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Stephen C. Mack, Miguel P. Eckstein; Detrimental effect of spatial cues predicted by a foveated Maximum a Posteriori eye movement model. Journal of Vision 2012;12(9):726. doi: https://doi.org/10.1167/12.9.726.
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A vast literature has shown that the presence of predictive spatial cues nearly invariably improves performance in a variety of perceptual tasks. However, we previously demonstrated that, for a letter identification search task with predictive spatial cues, human performance was actually hindered by cue presence at high signal contrasts (Mack & Eckstein, VSS 2011). We suggested this could be explained by suboptimal overutilization of cue information. Here, we develop a foveated Maximum a Posteriori (MAP) eye movement model to assess this claim. Task: Humans performed a search task in which they were to indicate which of five letters at one of five contrasts was embedded in a noisy image. In cued sessions, colored cue circles indicated likely target locations with varying probability (80% predictive overall). In the remaining 20% of cued trials, targets appeared outside the circles. In ‘uncued’ sessions, the statistics of the images were identical (including the probabilistic target location structure) except for the absence of the cue circles. Model: A MAP eye movement model, which weighted visual evidence by the prior probability of target location, was modulated by eccentricity-dependent white internal noise which simulated decreasing visual acuity in the periphery of the human foveated visual system. Internal noise levels were fit to approximate human performance on uncued trials. Results and Conclusions: In model simulations which implemented optimal weighting of visual information, performance for both cued and uncued trials increased with signal contrast, though performance was consistently superior for cued trials. However, for simulations in which visual information at cued locations was suboptimally overweighted, a reversal in performance was seen at high signal contrasts, as uncued performance exceeded cued performance, qualitatively mirroring our behavioral results. Thus, it appears the misuse of even strongly predictive cue information can, in some circumstances, hinder visual search performance.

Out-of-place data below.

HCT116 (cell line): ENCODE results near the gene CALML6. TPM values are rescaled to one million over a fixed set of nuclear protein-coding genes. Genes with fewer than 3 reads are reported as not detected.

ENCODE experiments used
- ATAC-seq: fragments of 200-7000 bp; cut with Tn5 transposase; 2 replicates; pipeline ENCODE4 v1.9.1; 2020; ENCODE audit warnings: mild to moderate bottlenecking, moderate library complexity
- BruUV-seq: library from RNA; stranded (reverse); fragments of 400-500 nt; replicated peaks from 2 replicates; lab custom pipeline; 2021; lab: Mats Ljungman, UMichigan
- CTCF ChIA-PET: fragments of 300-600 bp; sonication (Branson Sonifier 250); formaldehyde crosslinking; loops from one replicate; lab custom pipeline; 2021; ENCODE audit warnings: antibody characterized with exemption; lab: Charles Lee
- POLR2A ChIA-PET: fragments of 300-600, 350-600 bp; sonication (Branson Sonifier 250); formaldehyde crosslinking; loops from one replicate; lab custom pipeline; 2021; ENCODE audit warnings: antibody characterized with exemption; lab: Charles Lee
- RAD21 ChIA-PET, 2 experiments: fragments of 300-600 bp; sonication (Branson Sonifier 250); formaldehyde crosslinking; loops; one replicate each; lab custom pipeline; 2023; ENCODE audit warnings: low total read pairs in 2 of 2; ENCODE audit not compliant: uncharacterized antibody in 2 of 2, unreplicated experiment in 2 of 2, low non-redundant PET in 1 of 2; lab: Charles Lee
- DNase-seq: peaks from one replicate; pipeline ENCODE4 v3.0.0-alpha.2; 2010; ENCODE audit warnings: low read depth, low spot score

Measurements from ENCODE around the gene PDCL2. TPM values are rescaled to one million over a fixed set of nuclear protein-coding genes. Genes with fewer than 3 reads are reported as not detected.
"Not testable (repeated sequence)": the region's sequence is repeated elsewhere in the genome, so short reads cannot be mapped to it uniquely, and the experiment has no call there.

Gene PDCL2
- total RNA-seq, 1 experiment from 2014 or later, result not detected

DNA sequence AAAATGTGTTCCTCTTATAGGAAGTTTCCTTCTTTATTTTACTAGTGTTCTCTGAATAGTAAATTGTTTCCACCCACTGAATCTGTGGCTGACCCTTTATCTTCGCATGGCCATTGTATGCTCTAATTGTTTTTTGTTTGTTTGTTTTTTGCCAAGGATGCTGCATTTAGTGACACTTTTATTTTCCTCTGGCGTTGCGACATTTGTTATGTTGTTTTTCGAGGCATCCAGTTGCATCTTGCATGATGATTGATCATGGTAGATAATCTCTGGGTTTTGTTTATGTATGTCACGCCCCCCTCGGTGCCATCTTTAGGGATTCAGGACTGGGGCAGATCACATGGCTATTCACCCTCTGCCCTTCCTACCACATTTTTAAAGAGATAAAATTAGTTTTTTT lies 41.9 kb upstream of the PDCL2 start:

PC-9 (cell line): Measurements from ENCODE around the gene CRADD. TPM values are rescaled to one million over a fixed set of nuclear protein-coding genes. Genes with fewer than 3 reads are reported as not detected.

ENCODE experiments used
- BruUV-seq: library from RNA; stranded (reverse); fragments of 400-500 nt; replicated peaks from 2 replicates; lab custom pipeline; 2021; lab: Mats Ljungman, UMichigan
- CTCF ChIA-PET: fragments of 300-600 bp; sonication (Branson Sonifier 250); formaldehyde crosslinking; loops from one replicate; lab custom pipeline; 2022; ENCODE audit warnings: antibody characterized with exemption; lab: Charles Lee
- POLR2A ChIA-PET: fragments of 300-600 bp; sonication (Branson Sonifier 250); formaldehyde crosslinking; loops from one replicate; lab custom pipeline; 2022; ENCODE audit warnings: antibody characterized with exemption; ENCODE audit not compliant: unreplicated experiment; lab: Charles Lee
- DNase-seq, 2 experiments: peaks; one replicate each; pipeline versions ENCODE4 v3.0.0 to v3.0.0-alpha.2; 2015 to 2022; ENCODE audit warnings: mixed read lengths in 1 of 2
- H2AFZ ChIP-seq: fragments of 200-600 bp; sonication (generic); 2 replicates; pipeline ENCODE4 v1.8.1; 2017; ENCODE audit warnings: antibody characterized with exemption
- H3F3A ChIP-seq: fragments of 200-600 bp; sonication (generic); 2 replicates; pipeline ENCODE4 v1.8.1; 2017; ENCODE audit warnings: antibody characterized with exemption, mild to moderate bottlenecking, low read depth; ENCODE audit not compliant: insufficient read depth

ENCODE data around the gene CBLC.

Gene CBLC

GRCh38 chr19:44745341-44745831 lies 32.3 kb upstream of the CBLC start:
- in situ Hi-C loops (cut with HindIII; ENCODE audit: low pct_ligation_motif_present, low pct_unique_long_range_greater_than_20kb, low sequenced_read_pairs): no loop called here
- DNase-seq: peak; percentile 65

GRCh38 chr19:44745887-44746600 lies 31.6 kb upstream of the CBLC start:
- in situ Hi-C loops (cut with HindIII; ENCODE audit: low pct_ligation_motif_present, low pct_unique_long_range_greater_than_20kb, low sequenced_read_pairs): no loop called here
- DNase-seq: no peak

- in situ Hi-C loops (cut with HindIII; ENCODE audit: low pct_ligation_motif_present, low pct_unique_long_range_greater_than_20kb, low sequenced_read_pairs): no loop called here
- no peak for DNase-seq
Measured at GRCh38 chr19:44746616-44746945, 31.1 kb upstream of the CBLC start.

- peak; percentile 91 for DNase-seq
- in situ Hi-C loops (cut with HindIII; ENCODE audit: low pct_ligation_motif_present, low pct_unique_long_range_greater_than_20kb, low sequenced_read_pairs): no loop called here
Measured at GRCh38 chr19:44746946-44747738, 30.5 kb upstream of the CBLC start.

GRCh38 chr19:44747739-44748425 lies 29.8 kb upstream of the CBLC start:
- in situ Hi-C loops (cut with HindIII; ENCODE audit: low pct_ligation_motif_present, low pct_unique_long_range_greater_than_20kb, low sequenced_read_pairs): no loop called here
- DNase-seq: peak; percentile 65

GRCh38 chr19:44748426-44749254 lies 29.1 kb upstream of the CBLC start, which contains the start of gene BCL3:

Meeting abstract presented at VSS 2012
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